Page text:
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Do any scriptures discuss the importance of intention? Why is intention rather than action important?

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From the Nibbedhika Sutta:

"Intention, I tell you, is kamma. Intending, one does kamma by way of body, speech, & intellect.

Also from Cetana Sutta (SN 12.38) below, we see that intention (cetana) provides a landing point for the continuation of karmic consciousness.

[the Blessed One said,] "What one intends, what one arranges, and what one obsesses about: This is a support for the stationing of consciousness. There being a support, there is a landing [or: an establishing] of consciousness. When that consciousness lands and grows, there is the production of renewed becoming in the future. When there is the production of renewed becoming in the future, there is future birth, aging & death, sorrow, lamentation, pain, distress, & despair. Such is the origination of this entire mass of suffering & stress.

The story of blind elder monk Cakkhupala from Dhammapada 1 shows the importance of intention:

On one occasion, Thera Cakkhupala came to pay homage to the Buddha at the Jetavana monastery. One night, while pacing up and down in meditation, the thera accidentally stepped on some insects. In the morning, some bhikkhus visiting the thera found the dead insects. They thought ill of the thera and reported the matter to the Buddha. The Buddha asked them whether they had seen the thera killing the insects. When they answered in the negative, the Buddha said, "Just as you had not seen him killing, so also he had not seen those living insects. Besides, as the thera had already attained arahatship he could have no intention of killing and so was quite innocent."

Verse 1: All mental phenomena have mind as their forerunner; they have mind as their chief; they are mind-made. If one speaks or acts with an evil mind, 'dukkha' follows him just as the wheel follows the hoofprint of the ox that draws the cart.

Also the story of the hunter's wife from Dhammapada 124 shows the importance of intention:

The bhikkhus then asked the Buddha, "Venerable Sir, is the wife of the hunter who is a sotapanna, also not guilty of taking life, if she has been getting things like nets, bows and arrows for her husband when he goes out hunting?" To this question the Buddha answered, "Bhikkhus, the sotapannas do not kill, they do not wish others to get killed. The wife of the hunter was only obeying her husband in getting things for him. Just as the hand that has no wound is not affected by poison, so also, because she has no intention to do evil she is not doing any evil."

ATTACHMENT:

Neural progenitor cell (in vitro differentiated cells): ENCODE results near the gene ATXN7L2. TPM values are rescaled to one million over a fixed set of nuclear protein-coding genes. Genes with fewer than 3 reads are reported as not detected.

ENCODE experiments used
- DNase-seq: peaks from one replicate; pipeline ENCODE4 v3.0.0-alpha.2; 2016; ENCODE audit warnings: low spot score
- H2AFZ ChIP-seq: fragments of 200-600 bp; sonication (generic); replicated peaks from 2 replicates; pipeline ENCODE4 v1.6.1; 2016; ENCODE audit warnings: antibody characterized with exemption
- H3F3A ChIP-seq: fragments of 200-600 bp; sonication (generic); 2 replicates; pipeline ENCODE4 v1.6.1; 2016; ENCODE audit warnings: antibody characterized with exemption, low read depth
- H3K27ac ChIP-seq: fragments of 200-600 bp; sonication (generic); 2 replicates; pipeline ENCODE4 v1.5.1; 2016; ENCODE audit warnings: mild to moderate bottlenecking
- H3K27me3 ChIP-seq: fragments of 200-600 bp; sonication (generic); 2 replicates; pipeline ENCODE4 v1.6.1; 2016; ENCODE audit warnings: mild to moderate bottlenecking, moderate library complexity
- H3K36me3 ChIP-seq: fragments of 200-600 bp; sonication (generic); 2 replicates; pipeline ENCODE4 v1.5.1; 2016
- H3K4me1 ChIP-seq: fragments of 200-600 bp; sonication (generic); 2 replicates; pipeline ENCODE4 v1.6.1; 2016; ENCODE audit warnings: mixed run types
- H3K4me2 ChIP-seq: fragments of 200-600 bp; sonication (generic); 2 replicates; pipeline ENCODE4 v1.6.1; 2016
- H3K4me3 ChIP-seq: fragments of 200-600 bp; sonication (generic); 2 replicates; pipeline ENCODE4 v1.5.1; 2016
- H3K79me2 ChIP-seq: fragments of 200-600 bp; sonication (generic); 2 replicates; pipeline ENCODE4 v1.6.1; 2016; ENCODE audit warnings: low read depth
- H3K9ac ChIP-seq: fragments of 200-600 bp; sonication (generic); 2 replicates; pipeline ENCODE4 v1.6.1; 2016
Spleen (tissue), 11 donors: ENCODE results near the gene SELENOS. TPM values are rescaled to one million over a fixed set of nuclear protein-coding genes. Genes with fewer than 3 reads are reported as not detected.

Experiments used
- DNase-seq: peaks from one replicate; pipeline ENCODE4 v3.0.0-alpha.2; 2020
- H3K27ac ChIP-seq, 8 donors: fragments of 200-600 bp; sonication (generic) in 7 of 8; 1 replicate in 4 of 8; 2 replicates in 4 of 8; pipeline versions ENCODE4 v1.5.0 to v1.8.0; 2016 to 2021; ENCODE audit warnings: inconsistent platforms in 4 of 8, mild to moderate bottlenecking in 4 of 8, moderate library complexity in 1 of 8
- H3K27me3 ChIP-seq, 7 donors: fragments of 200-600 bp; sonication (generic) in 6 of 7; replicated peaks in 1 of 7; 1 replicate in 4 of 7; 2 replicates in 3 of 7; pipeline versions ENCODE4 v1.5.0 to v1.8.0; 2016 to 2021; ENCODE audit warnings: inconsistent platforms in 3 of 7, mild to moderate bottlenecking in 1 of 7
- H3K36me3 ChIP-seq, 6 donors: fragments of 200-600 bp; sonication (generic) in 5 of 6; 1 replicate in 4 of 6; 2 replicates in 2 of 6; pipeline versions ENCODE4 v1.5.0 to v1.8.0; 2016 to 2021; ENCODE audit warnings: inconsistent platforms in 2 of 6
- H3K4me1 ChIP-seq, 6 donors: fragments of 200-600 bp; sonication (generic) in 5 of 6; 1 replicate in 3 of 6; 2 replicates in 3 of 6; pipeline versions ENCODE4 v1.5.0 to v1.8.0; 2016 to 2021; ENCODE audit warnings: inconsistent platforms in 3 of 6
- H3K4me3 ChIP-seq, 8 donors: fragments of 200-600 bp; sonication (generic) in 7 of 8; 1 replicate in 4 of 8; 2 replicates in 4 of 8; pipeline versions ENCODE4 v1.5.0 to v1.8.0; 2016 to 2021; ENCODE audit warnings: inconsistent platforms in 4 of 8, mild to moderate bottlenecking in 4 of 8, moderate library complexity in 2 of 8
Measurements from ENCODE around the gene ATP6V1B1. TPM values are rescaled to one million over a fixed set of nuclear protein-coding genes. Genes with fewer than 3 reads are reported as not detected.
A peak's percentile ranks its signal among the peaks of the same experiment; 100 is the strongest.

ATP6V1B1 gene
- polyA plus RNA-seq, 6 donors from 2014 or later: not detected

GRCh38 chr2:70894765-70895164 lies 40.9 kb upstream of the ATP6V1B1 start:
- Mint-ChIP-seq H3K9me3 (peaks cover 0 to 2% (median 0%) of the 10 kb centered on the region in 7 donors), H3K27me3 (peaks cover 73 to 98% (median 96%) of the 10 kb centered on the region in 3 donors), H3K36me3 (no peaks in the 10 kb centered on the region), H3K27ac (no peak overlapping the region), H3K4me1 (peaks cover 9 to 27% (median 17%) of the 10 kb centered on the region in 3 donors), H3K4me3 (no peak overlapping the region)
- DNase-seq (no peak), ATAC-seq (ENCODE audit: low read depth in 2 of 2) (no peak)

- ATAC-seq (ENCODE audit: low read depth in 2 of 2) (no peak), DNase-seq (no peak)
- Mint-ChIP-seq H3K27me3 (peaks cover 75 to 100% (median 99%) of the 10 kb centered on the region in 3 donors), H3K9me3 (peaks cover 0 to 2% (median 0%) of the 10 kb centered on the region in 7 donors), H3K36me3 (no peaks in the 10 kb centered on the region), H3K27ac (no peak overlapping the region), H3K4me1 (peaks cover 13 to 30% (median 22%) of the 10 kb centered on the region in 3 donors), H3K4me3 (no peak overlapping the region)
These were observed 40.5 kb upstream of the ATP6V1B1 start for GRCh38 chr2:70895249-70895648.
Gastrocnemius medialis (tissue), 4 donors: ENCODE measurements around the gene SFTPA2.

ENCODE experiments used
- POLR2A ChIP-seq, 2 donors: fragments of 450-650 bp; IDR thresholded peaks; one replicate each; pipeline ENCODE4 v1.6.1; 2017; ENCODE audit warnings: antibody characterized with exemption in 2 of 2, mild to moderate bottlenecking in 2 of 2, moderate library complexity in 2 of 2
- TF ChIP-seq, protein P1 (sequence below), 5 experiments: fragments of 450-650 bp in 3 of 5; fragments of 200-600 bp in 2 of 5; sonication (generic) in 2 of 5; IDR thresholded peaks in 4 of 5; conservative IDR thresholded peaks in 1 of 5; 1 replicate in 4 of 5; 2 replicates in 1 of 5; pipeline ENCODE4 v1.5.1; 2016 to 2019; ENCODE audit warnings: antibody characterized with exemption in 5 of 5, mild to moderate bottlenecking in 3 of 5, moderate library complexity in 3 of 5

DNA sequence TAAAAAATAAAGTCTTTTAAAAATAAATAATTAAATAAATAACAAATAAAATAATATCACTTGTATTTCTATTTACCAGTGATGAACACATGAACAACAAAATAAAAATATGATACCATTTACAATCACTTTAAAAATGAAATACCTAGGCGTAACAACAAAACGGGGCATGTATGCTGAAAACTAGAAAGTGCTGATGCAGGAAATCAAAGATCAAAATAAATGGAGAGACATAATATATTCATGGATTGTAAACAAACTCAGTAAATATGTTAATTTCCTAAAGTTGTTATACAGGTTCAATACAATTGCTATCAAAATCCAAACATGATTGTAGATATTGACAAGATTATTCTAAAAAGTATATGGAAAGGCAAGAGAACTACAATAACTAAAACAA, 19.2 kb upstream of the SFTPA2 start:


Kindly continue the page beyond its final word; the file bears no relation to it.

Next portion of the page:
Verse 124: If there is no wound on the hand, one may handle poison; poison does not affect one who has no wound; there can be no evil for one who has no evil intention.

So, intention is kamma. You can see in this question that buying frozen meat from the supermarket does not incur the kamma of killing, because there was no intention or action to kill.

But does this mean that intention without acting upon the intention can result in kamma?

According to the Yodhajiva Sutta:

When a warrior strives & exerts himself in battle, his mind is already seized, debased, & misdirected by the thought: 'May these beings be struck down or slaughtered or annihilated or destroyed. May they not exist.' If others then strike him down & slay him while he is thus striving & exerting himself in battle, then with the breakup of the body, after death, he is reborn in the hell called the realm of those slain in battle.

Here, the warrior has the intention. But when he strives and exerts himself based on the intention, then the fruit of the kamma reaches its peak.

Despite this, thoughts are also kamma that can result in suffering. From Maha Kammavibhanga Sutta:

"There now, what shall we say to the elder bhikkhus, when the young bhikkhu fancies the Master is to be defended thus? After doing intentional kamma, friend Samiddhi, by way of body, speech or mind, what does one feel (of its result)?"

"After doing an intentional kamma, friend Potaliputta, by way of body, speech or mind, one feels suffering (as its result)."

Also the Bhumija Sutta:

"When there is a body, pleasure & pain arise internally with bodily intention as the cause; or when there is speech, pleasure & pain arise internally with verbal intention as the cause; or when there is intellect, pleasure & pain arise internally with intellectual intention as the cause.


OP: so how do these teachings influence Buddhists?

You can see in this question that buying frozen meat from the supermarket does not incur the kamma of killing, because there was no intention or action to kill.

Another example is the case where if you give money to a beggar, he might use it to buy alcoholic beverages. Some people may have the idea that if the beggar uses the money to buy alcoholic drinks, then they would share in the kammic consequence. However, in this case, the kamma is based on the intention of the giver. If you gave the money with intention to help the beggar buy food, then the result will be good (assuming that the beggar hid his intentions from you).

  • so how do these teachings influence Buddhists? – Hari Jan 17 '18 at 23:10
  • @Hari Updated answer. – ruben2020 Jan 18 '18 at 6:54
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The bodily action and the verbal action are just a body. The body can not act without vedanā, saññā, cetanā, and cittā.

Without it, the body is like a piece of wood in sutta.

See, cittajarūpa in advance.

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